Fall 2019 Dresher Center Graduate Student Research Fellow
Corbin Jones, M.A. Candidate, Texts, Technologies, and Literatures Program
Project: Narrating the ‘Self’ in ibn Battuta’s Travels
Narrating the ‘Self’ focuses on the medieval travel writing genre and protoethnography. In particular, Jones will historicize two works which come out of almost mutually exclusive cultures and traditions: The Travels of John Mandeville, a 14th century text written in English about a pilgrimage to the East, and ibn Battuta’s Rihla narrative describing his journeys around the Islamic world of the 14th century.
Spring 2020 Dresher Center Graduate Student Research Fellow
Jonathan Inscoe, Ph.D. Candidate, Language, Literacy, and Culture Program
Project: The Rest of the Story: Paul Harvey, American Evangelism, and Sonic Waves of Grain
Much of America’s soundscape remains fringe, relegated to a technologically “amateur” past (as in radio) or to a distasteful low culture, stewing in an untamed mire of combative, hate-speech (as in conservative talk radio). As with American race relations and persistent gender inequalities, history acts as a lens by which we render the present visible. Media personalities such as Alex Jones and Rush Limbaugh don’t exist in a vacuum. Rather, we may understand contemporary America through the ideological processes which shaped and continue to shape an ideal national identity: traditional gender and sexuality expectations, capitalist democracy, moral purity, and xenophobia, to name a few. Inscoe argues, however, that in order to understand the pernicious process of American standardization, we must consider the historical process of American vocal standardization–that is, the construction of an authoritative and national language, discourse, and vocal aesthetic–through a cultural radio history, a genealogy centered around the father of a bucolic, conservative, mediated American evangelism: Paul Harvey.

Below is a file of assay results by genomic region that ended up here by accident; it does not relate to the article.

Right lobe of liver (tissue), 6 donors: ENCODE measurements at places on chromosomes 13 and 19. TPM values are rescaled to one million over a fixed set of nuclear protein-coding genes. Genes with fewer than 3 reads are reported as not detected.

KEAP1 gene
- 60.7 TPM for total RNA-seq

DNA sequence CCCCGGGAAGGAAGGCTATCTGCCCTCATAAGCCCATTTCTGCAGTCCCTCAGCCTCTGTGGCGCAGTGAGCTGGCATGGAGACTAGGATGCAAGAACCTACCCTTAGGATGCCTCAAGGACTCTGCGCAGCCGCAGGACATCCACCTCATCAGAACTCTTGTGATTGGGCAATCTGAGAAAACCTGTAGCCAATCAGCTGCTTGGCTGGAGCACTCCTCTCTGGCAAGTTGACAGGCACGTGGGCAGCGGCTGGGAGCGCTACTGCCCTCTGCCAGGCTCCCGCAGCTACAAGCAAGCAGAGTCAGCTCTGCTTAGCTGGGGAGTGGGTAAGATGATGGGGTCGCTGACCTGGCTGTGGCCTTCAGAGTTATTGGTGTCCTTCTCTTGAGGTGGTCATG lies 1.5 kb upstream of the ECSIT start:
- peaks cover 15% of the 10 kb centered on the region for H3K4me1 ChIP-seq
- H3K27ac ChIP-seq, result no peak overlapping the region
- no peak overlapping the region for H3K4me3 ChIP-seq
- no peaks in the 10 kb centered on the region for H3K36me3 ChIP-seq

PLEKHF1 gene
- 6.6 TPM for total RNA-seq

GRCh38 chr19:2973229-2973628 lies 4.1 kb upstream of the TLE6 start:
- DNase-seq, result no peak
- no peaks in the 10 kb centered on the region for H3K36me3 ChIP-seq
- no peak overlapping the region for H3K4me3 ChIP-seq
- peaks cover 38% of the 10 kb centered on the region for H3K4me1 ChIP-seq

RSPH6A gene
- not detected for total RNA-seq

For a list of previous Graduate Student Research Fellows, please visit the Archives page.